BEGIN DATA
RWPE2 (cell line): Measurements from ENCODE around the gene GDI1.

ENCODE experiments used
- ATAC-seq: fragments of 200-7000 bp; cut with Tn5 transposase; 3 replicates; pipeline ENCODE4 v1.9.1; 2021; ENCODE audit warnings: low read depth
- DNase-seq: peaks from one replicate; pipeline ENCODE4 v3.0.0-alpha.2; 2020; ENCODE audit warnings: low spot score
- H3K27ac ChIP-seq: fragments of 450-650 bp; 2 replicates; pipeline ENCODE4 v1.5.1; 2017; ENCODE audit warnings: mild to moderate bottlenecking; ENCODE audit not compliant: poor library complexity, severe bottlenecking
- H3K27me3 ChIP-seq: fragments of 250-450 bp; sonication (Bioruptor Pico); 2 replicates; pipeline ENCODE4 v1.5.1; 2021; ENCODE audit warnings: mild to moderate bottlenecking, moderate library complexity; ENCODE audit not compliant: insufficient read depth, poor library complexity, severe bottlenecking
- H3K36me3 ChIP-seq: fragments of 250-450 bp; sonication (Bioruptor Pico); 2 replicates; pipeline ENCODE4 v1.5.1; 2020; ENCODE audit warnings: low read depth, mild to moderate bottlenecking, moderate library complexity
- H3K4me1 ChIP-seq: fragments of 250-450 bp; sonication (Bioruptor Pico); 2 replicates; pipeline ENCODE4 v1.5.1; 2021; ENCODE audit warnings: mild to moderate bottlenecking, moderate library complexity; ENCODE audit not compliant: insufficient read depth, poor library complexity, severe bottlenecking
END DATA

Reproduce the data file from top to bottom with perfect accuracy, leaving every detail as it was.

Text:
RWPE2 (cell line): Measurements from ENCODE around the gene GDI1.

ENCODE experiments used
- ATAC-seq: fragments of 200-7000 bp; cut with Tn5 transposase; 3 replicates; pipeline ENCODE4 v1.9.1; 2021; ENCODE audit warnings: low read depth
- DNase-seq: peaks from one replicate; pipeline ENCODE4 v3.0.0-alpha.2; 2020; ENCODE audit warnings: low spot score
- H3K27ac ChIP-seq: fragments of 450-650 bp; 2 replicates; pipeline ENCODE4 v1.5.1; 2017; ENCODE audit warnings: mild to moderate bottlenecking; ENCODE audit not compliant: poor library complexity, severe bottlenecking
- H3K27me3 ChIP-seq: fragments of 250-450 bp; sonication (Bioruptor Pico); 2 replicates; pipeline ENCODE4 v1.5.1; 2021; ENCODE audit warnings: mild to moderate bottlenecking, moderate library complexity; ENCODE audit not compliant: insufficient read depth, poor library complexity, severe bottlenecking
- H3K36me3 ChIP-seq: fragments of 250-450 bp; sonication (Bioruptor Pico); 2 replicates; pipeline ENCODE4 v1.5.1; 2020; ENCODE audit warnings: low read depth, mild to moderate bottlenecking, moderate library complexity
- H3K4me1 ChIP-seq: fragments of 250-450 bp; sonication (Bioruptor Pico); 2 replicates; pipeline ENCODE4 v1.5.1; 2021; ENCODE audit warnings: mild to moderate bottlenecking, moderate library complexity; ENCODE audit not compliant: insufficient read depth, poor library complexity, severe bottlenecking